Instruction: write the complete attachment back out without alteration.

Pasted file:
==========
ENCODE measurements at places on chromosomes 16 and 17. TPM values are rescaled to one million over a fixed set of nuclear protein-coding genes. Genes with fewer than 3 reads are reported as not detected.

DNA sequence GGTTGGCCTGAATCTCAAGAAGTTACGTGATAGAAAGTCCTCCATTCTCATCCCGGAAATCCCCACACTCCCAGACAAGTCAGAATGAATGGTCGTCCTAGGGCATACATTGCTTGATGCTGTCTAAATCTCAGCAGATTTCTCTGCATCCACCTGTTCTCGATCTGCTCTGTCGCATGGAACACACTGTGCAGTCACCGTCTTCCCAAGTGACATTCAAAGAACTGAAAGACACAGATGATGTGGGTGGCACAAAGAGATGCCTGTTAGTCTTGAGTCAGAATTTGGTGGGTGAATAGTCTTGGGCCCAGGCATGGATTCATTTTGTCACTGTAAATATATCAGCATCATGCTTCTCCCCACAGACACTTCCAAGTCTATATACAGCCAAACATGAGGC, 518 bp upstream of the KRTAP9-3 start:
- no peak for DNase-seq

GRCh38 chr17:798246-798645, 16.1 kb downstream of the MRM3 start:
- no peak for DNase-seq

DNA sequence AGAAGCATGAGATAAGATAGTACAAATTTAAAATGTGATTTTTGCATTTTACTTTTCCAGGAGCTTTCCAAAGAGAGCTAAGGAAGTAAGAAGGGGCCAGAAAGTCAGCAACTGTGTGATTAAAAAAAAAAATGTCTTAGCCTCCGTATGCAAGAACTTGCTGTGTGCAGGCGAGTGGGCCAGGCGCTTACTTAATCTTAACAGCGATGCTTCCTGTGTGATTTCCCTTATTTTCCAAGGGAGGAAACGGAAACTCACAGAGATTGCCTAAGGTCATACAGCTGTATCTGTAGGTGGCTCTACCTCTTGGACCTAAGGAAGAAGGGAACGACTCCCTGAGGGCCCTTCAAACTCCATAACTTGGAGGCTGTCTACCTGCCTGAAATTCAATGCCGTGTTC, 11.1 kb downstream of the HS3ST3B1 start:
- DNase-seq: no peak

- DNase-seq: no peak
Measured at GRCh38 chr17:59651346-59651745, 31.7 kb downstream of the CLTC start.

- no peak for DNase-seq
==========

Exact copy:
ENCODE measurements at places on chromosomes 16 and 17. TPM values are rescaled to one million over a fixed set of nuclear protein-coding genes. Genes with fewer than 3 reads are reported as not detected.

DNA sequence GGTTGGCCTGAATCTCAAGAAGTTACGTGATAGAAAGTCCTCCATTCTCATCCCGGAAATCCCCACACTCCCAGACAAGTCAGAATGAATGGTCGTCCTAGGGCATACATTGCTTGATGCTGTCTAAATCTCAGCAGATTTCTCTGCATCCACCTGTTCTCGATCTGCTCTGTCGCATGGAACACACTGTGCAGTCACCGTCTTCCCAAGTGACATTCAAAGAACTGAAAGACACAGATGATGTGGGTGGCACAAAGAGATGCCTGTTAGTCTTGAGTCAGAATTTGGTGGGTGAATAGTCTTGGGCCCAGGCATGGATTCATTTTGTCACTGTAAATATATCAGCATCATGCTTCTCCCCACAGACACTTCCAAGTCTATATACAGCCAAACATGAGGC, 518 bp upstream of the KRTAP9-3 start:
- no peak for DNase-seq

GRCh38 chr17:798246-798645, 16.1 kb downstream of the MRM3 start:
- no peak for DNase-seq

DNA sequence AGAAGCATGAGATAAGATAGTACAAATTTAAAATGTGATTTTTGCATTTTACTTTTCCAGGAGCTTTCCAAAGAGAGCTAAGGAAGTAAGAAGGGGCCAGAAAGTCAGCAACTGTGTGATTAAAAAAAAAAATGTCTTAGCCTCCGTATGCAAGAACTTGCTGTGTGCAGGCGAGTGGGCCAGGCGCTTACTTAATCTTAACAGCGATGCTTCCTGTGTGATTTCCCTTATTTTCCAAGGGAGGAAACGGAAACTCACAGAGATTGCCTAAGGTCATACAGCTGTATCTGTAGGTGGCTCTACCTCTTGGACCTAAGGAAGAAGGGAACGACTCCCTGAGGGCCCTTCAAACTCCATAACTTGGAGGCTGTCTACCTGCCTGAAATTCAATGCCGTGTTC, 11.1 kb downstream of the HS3ST3B1 start:
- DNase-seq: no peak

- DNase-seq: no peak
Measured at GRCh38 chr17:59651346-59651745, 31.7 kb downstream of the CLTC start.

- no peak for DNase-seq